(e) We support the views of major landowners at Beaulieu and Cadland on the New Forest coast who have given us practical examples to illustrate the views expressed by CLA and HCC. They have impressed upon us the very real problems of topography, wildlife conservation and land management that would follow from extensive access in the manner suggested by NE. This coast includes a main estuary (the Beaulieu River) and other waters flowing from the New Forest; deep creeks, marshes, mudflats and eroding cliffs, providing nesting, feeding and roosting areas for shorebirds, which should not be disturbed and cannot be relocated inland. (We note, also, the views of the Hampshire and Isle of Wight Wildlife Trust in their response, when speaking of estuaries, that there are some coastal habitats and species assemblies that are fundamentally incompatible with access.) The wildlife areas of this part of the coast include key National Nature Reserve land which is protected in part with no-go areas even for the owners. The owners also mentioned problems of privacy to houses with curtilages directly on the foreshore, land management requirements such as the need to avoid disturbance to widespread field and marsh grazing customs, and safety risks with wildfowling. Their policies have been to provide access, in addition to the very extensive open land available in the New Forest itself, at attractive viewpoints and beaches with recreational and educational value. This includes the leasing of land for the major Lepe Country Park mentioned above and lengthy access at Calshot, and encouraging circular, rather than linear routes wherever these can be satisfactorily managed.
The owners emphasise that, far from being much of a local economic benefit, access in this type of area is costly in terms of maintenance, wardening and interpretation, (a point also made by ENPAA, see above).
In at least one case a system of charging for access permits helps to recoup some of these costs. They see further possibilities for ‘add-ons’ connected to the Solent Way without serious environmental consequences, negotiated with the local authority as need arises and money can be provided. In the light of their experience they agree entirely with CLA that existing powers are well proven and adequate, with priority for voluntary agreements rather than new legislation, but with a more promising budget that suggested in the consultation paper.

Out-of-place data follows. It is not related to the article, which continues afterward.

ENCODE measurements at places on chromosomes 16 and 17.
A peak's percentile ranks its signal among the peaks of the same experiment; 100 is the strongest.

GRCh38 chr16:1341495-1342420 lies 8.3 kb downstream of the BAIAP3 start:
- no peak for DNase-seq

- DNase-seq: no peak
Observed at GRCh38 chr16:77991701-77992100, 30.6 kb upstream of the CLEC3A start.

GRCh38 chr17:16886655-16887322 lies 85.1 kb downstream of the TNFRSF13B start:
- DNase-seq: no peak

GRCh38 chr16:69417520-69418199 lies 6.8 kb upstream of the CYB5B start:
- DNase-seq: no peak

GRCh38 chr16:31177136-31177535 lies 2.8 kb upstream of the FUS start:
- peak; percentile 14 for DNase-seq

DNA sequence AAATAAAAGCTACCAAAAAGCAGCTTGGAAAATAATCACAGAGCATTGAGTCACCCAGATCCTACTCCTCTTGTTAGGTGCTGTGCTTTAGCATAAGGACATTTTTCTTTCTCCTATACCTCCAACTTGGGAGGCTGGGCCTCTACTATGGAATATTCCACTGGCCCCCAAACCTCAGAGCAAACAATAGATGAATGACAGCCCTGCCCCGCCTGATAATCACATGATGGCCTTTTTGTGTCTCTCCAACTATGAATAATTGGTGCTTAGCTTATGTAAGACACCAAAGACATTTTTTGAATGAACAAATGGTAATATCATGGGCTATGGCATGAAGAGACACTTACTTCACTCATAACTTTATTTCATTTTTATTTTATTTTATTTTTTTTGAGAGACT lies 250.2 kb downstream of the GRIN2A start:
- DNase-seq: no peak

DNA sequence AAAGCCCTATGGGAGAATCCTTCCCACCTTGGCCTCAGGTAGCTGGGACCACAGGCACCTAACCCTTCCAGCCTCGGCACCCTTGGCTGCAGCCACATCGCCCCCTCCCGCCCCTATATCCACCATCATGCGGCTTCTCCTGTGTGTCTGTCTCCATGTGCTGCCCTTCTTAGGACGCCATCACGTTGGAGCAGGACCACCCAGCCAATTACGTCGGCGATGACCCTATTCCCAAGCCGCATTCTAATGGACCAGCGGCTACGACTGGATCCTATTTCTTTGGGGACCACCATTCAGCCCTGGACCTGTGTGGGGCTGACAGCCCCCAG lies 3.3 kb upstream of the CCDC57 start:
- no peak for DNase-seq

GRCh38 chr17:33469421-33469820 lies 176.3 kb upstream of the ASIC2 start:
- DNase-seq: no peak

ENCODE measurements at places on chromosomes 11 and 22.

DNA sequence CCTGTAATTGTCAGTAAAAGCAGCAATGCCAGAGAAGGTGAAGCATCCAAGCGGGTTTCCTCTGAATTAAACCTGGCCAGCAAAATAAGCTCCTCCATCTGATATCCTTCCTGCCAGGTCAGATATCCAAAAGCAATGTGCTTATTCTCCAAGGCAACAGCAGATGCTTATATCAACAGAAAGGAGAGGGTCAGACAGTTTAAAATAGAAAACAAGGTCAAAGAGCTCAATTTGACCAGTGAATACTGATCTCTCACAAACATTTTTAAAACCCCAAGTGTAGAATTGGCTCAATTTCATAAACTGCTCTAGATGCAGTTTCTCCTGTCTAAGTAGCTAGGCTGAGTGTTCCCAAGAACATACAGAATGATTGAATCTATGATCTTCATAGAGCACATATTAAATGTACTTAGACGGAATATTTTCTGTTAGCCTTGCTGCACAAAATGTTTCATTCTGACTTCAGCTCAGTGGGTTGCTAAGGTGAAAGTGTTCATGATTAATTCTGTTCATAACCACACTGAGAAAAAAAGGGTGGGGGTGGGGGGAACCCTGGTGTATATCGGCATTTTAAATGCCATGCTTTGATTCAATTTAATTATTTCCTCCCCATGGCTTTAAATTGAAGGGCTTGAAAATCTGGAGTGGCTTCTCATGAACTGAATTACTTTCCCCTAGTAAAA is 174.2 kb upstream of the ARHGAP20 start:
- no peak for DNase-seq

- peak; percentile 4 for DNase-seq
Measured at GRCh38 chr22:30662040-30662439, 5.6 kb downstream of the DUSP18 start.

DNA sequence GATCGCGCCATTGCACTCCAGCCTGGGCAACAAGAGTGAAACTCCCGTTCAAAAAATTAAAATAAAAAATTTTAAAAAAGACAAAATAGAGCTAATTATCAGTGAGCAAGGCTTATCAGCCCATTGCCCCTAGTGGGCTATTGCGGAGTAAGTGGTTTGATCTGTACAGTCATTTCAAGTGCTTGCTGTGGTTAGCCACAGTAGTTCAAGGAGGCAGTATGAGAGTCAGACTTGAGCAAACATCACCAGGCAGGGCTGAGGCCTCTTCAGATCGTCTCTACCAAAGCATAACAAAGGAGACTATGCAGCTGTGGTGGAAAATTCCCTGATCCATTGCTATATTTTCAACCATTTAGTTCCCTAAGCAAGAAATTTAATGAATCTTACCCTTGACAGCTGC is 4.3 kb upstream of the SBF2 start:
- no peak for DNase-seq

We note the caution expressed by the New Forest National Park Authority, in the context of their response, that the proposals are likely to have most impact on the character of this quiet and unspoilt stretch of coast which provides a contrast with other access opportunities available, particularly given the nature conservation interests. We have the impression they would find it difficult to accept that such an impact could be satisfactorily reconciled with conservation.
7. To summarise: We expect that the consultation will result in conflicting and controversial views on Natural England’s proposals, especially for new legislation. We hope that our response, while we agree entirely with the importance of improving coastal access and also applaud the excellent provision that has been created around the Solent (see para 4 above), may help to identify some of the very serious practical difficulties that access rights over the entire length of the coast may cause as in parts of this uniquely estuarial area.
We are concerned about the likelihood that new legislation will divert attention and resources from active improvement programmes for which existing powers have been and are adequate (para 6(b)), and we fear that a reluctance to provide compensation will discourage the cooperation of landowners in such programmes (para 6(c)). In our view the local authorities around the Solent have done a very good job, strategic and detailed, in access provision; the prime responsibility should remain in local hands here, and also elsewhere in England, to a far greater extent than envisaged (para 6(b) and (d)). We need, too, to stress the importance of funding, including for maintenance and facilities, to a far greater extent than envisaged.
Our discussions with landowners, including the National Trust on the Island, have convinced us that there would be serious disadvantages if the corridor idea were to be applied comprehensively in parts of the Solent area where some coastal locations should remain substantially protected from greatly increased access, primarily for wildlife conservation reasons (para 6 (e)). We believe there are lessons to be learnt from this for several other estuarine parts of the English coast.
Prepared on behalf of the Society by Prof Gerald Smart CBE MA